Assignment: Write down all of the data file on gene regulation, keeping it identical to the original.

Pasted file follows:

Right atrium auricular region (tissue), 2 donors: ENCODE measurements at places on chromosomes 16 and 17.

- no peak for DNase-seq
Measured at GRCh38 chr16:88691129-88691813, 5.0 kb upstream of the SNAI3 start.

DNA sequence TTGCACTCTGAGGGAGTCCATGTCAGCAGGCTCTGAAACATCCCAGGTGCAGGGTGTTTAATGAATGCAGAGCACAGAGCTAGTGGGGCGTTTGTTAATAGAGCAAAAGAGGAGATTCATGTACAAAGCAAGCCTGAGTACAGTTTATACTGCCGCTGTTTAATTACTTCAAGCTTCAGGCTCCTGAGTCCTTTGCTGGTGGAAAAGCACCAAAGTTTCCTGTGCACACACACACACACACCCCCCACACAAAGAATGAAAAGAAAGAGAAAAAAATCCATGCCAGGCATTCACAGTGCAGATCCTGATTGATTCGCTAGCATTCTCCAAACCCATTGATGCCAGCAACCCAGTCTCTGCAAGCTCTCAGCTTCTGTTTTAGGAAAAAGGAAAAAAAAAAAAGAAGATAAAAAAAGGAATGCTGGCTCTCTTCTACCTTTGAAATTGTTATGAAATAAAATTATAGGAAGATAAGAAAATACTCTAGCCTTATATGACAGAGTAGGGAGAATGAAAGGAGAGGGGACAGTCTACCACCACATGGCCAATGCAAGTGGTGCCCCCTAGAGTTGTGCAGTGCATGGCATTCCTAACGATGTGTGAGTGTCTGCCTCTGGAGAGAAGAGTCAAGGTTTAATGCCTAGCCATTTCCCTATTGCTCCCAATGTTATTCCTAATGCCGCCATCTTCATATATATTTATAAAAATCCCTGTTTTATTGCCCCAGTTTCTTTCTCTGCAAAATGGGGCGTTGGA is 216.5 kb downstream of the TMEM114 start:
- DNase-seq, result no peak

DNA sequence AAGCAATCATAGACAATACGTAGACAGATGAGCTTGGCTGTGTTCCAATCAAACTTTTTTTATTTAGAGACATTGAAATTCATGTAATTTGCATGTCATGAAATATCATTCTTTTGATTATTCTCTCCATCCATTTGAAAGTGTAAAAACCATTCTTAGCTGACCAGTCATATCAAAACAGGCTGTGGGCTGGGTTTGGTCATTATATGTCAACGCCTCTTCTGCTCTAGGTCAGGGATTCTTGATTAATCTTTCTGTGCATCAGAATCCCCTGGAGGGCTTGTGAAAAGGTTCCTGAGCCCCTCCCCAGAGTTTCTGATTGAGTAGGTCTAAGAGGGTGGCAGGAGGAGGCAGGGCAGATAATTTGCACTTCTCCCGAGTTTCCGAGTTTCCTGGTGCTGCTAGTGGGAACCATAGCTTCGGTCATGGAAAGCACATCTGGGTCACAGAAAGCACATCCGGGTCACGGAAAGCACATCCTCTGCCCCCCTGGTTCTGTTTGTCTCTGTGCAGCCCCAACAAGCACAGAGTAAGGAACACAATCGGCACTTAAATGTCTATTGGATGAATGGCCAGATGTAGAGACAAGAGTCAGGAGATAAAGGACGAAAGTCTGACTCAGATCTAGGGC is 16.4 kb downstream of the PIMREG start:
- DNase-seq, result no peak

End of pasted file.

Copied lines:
Right atrium auricular region (tissue), 2 donors: ENCODE measurements at places on chromosomes 16 and 17.

- no peak for DNase-seq
Measured at GRCh38 chr16:88691129-88691813, 5.0 kb upstream of the SNAI3 start.

DNA sequence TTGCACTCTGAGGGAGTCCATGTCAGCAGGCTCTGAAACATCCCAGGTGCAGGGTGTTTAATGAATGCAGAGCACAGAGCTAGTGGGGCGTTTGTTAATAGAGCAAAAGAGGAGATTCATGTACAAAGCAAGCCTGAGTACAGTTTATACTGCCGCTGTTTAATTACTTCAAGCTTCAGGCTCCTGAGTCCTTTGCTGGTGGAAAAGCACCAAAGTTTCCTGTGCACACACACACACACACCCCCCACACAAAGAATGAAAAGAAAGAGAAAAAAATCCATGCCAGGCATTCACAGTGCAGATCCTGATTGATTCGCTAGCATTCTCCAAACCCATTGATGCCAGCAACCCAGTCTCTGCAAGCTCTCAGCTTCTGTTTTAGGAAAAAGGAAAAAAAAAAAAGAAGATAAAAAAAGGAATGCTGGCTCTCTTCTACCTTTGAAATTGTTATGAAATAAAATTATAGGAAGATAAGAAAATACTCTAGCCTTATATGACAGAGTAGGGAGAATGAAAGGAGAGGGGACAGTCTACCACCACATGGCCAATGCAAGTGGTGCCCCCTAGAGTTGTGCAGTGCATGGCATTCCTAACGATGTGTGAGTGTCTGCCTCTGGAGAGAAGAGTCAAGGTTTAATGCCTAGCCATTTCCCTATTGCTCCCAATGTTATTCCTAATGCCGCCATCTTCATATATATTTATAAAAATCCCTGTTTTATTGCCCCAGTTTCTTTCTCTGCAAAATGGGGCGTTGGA is 216.5 kb downstream of the TMEM114 start:
- DNase-seq, result no peak

DNA sequence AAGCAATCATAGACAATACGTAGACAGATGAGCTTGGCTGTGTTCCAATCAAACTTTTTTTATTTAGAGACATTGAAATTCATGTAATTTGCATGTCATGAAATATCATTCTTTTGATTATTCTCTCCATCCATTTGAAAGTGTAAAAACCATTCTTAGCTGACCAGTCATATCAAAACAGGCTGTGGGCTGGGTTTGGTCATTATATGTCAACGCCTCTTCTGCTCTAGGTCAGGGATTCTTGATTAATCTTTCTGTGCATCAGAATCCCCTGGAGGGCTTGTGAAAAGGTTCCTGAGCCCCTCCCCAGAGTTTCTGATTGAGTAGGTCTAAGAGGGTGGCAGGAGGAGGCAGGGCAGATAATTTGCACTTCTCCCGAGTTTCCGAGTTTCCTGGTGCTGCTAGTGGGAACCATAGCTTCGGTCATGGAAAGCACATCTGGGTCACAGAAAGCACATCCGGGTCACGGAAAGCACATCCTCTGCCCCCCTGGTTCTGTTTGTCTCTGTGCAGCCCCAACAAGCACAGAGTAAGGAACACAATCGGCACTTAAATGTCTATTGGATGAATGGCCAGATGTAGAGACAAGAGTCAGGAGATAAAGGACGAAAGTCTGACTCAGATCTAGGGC is 16.4 kb downstream of the PIMREG start:
- DNase-seq, result no peak